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ISSN: 2157-7145
Journal of Forensic Research

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The Role of a Forensic Anthropologist in a Death Investigation

Vanessa Stanojevich*

University of Ontario Institute of Technology, Canada

*Corresponding Author:
Vanessa Stanojevich
University of Ontario Institute of Technology, Canada
E-mail: [email protected]

Received date: May 02, 2012; Accepted date: June 16, 2012; Published date: June 18, 2012

Citation: Stanojevich V (2012) The Role of a Forensic Anthropologist in a Death Investigation. J Forensic Res 3:154. doi: 10.4172/2157-7145.1000154

Copyright: © 2012 Stanojevich V. This is an open-access article distributed under the terms of the Creative Commons Attribution License, which permits unrestricted use, distribution, and reproduction in any medium, provided the original author and source are credited.

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Abstract

The role a Forensic Anthropologist plays in a death investigation is crucial to the field of forensic science as a whole. Forensic Anthropologists understand the forms and variations of various forms of skeletal properties, and apply their knowledge to their work in order to obtain reasonable conclusions. The main focus of a Forensic Anthropologist is to process crime scenes, examine and process remains, develop a biological profile, compile appropriate documentation, and testify in the provincial and federal courts. Their knowledge of the human body contributes to the outcome of a death investigation by providing law enforcement agencies with expert answers and conclusions, which ultimately aids in the outcome of any given case.

Introduction

The role a Forensic Anthropologist plays in a death investigation is crucial to the field of forensic science as a whole. Forensic Anthropologists understand the forms and variations of various forms of skeletal properties, and apply their knowledge to their work in order to obtain reasonable conclusions. The main focus of a Forensic Anthropologist is to process crime scenes, examine and process remains, develop a biological profile, compile appropriate documentation, and testify in the provincial and federal courts. Their knowledge of the human body contributes to the outcome of a death investigation by providing law enforcement agencies with expert answers and conclusions, which ultimately aids in the outcome of any given case.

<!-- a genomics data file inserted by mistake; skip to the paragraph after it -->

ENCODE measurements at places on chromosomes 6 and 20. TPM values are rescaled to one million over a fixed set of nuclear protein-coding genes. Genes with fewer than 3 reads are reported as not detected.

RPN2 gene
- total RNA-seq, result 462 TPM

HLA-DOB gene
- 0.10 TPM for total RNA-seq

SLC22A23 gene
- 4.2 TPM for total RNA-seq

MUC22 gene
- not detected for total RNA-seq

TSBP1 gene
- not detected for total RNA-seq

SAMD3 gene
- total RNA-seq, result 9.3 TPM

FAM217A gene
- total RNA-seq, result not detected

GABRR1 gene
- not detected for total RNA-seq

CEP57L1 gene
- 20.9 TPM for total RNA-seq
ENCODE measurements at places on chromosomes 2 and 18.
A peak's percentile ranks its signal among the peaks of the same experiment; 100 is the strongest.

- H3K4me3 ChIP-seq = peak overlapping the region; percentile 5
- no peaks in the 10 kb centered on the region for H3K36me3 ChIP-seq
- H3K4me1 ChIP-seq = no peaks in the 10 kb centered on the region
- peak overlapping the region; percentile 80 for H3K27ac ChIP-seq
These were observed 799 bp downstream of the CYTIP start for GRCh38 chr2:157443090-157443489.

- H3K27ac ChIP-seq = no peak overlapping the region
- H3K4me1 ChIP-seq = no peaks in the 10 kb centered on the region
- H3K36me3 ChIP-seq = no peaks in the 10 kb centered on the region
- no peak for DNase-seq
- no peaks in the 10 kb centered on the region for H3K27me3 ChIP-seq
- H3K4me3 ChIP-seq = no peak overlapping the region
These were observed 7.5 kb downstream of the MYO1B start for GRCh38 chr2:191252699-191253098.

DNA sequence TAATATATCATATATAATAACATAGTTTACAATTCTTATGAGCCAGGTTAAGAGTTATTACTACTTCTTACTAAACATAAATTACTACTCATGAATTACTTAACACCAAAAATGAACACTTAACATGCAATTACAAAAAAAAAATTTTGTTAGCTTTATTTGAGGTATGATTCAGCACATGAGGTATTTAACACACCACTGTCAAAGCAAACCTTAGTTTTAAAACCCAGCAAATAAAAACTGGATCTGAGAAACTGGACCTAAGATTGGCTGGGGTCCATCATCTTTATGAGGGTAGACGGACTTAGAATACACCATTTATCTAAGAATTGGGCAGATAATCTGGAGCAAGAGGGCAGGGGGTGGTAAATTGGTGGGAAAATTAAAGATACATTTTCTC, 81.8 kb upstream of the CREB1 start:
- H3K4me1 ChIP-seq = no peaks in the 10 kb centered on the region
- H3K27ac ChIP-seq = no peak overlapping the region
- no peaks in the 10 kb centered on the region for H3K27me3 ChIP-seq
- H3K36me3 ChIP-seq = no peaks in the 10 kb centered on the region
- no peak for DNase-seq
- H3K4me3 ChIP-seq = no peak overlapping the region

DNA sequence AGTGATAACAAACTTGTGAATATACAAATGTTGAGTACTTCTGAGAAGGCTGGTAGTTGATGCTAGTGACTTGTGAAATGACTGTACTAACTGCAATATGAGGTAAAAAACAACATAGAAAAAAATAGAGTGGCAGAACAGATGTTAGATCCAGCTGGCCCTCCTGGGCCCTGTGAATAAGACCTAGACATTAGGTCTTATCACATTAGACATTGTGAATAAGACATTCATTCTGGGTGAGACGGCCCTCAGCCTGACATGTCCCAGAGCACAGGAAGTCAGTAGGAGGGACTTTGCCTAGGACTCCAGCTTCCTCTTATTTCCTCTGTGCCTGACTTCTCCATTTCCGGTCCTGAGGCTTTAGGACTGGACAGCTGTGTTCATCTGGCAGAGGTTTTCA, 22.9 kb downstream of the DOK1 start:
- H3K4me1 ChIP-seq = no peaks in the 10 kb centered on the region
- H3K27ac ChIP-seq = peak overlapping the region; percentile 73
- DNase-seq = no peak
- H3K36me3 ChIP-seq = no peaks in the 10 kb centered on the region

Scene Processing

Forensic Anthropologists contribute to scene processing and the location of buried remains by providing law enforcement agencies their expert advice during an investigation. When a Forensic Anthropologist is called to the scene, there are several roles the specialist must accomplish. Firstly, the anthropologist must conduct “on-site identification of scattered remains as they are found to determine whether they are human” [1]. This detection allows the anthropologist to then proceed with “[revisions] of the search strategy in response to emerging anatomical scatter patterns, as well as [inform] the search team when the remains are complete and [when] the search can be discontinued” [1]. Any crime scene is delicate in nature, and the likelihood of contamination is continuously an issue.This is primarily due tothe “destruction of the remains by the perpetrator, animals, or time/ [which] makes identification of the subject difficult, if not impossible” [2]. In order to preserve the scene, grids are placed around the crime area. Following this, an anthropologist will set up a screening area where “material from the grave and surrounding area will be systematically sifted through a screen to reveal human remains, artefacts, fibres, and associated insects [1]. Finally, the anthropologist will set up a staging area for excavation; this includes the screening of various plants, earth materials, metals, and sediment [1]. Although scenes are not processed solely by a Forensic Anthropologist, this expert contributes to the discovery and preservation of human remains.